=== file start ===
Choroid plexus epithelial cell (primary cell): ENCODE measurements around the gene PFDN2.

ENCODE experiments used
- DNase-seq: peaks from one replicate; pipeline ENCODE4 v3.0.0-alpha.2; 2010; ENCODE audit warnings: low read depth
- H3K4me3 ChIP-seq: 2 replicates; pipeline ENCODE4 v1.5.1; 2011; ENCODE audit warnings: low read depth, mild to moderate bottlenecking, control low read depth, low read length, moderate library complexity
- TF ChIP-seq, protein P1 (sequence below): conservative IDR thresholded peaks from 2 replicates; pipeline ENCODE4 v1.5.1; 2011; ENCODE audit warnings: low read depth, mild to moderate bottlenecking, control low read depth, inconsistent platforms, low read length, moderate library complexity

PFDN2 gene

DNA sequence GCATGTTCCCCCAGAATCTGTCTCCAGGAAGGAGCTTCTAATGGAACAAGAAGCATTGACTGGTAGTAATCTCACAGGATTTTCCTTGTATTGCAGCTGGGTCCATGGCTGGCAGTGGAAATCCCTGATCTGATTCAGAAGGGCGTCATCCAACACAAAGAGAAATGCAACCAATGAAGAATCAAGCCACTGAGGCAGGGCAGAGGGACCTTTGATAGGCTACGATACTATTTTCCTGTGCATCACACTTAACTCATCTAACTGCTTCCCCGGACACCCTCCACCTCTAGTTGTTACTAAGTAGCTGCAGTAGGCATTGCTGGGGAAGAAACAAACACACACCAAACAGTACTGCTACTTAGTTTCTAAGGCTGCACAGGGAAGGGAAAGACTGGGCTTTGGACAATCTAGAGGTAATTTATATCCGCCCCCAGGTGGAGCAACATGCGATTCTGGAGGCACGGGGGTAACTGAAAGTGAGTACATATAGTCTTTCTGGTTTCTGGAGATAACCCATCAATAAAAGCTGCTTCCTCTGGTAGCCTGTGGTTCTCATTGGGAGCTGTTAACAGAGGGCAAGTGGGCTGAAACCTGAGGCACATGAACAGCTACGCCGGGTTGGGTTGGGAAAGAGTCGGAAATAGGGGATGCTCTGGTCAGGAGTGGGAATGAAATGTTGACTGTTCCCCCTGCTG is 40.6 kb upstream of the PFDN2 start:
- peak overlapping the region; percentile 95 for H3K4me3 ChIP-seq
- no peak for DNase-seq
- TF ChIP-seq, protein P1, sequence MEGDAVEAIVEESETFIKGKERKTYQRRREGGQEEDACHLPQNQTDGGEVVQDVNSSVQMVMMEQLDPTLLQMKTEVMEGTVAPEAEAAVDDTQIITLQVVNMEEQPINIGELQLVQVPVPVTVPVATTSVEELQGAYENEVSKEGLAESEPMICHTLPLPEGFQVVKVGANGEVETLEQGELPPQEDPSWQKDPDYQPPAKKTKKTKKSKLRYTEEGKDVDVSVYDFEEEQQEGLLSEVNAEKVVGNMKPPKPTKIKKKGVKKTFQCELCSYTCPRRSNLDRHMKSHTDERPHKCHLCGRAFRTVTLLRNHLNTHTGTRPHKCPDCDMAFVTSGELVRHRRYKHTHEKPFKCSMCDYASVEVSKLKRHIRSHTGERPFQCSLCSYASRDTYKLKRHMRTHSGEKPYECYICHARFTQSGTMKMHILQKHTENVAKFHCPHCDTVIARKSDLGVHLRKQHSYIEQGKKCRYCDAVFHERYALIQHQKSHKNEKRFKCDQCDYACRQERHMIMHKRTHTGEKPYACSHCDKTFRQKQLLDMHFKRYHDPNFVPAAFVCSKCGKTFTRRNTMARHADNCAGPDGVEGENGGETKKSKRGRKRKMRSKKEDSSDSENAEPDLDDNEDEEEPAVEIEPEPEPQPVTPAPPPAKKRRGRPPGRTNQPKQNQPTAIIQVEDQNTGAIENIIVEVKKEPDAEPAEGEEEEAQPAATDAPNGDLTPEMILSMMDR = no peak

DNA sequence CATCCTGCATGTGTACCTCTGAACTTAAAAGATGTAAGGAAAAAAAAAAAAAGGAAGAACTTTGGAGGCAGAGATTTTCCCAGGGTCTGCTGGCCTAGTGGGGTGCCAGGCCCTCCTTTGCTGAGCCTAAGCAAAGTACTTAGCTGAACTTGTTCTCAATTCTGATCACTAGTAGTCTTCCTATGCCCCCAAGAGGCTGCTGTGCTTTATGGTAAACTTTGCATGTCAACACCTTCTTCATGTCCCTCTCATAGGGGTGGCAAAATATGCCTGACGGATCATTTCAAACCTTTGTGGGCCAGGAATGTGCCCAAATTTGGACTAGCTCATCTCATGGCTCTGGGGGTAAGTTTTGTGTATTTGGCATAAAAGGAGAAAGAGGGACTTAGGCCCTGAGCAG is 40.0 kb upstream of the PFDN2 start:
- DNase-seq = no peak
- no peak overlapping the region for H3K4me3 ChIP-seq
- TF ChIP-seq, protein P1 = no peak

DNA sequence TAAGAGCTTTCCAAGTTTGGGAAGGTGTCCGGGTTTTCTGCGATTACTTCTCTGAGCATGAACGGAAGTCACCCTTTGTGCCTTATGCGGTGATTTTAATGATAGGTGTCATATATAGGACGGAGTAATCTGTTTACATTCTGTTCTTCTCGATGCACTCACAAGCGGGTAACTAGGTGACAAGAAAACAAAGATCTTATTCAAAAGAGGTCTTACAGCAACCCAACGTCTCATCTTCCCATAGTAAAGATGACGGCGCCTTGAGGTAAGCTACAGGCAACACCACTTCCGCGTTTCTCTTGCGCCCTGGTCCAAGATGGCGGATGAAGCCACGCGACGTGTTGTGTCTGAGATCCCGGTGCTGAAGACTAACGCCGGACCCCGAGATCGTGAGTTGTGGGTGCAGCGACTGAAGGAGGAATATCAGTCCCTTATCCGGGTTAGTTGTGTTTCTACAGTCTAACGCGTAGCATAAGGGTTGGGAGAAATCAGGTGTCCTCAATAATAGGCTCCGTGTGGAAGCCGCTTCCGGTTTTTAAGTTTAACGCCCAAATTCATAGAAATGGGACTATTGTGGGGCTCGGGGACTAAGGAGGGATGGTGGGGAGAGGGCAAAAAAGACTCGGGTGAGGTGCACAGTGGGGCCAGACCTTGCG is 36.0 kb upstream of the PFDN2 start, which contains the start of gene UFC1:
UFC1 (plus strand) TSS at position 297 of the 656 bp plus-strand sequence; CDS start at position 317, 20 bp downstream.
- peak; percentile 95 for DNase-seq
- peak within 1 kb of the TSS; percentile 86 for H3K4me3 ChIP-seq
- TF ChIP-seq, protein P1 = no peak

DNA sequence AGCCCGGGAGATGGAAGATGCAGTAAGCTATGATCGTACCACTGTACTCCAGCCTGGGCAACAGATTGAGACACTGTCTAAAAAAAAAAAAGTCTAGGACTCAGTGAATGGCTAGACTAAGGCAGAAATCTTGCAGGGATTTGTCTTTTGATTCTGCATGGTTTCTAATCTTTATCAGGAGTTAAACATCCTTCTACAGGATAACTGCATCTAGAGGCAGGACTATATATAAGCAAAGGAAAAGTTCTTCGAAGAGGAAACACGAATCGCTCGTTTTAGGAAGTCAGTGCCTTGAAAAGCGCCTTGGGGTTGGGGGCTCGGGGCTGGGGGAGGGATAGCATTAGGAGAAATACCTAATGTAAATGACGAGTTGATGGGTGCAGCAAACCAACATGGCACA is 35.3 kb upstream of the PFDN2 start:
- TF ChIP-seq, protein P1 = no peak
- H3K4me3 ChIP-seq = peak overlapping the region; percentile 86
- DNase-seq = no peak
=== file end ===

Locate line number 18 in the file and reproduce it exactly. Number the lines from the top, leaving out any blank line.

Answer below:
- peak within 1 kb of the TSS; percentile 86 for H3K4me3 ChIP-seq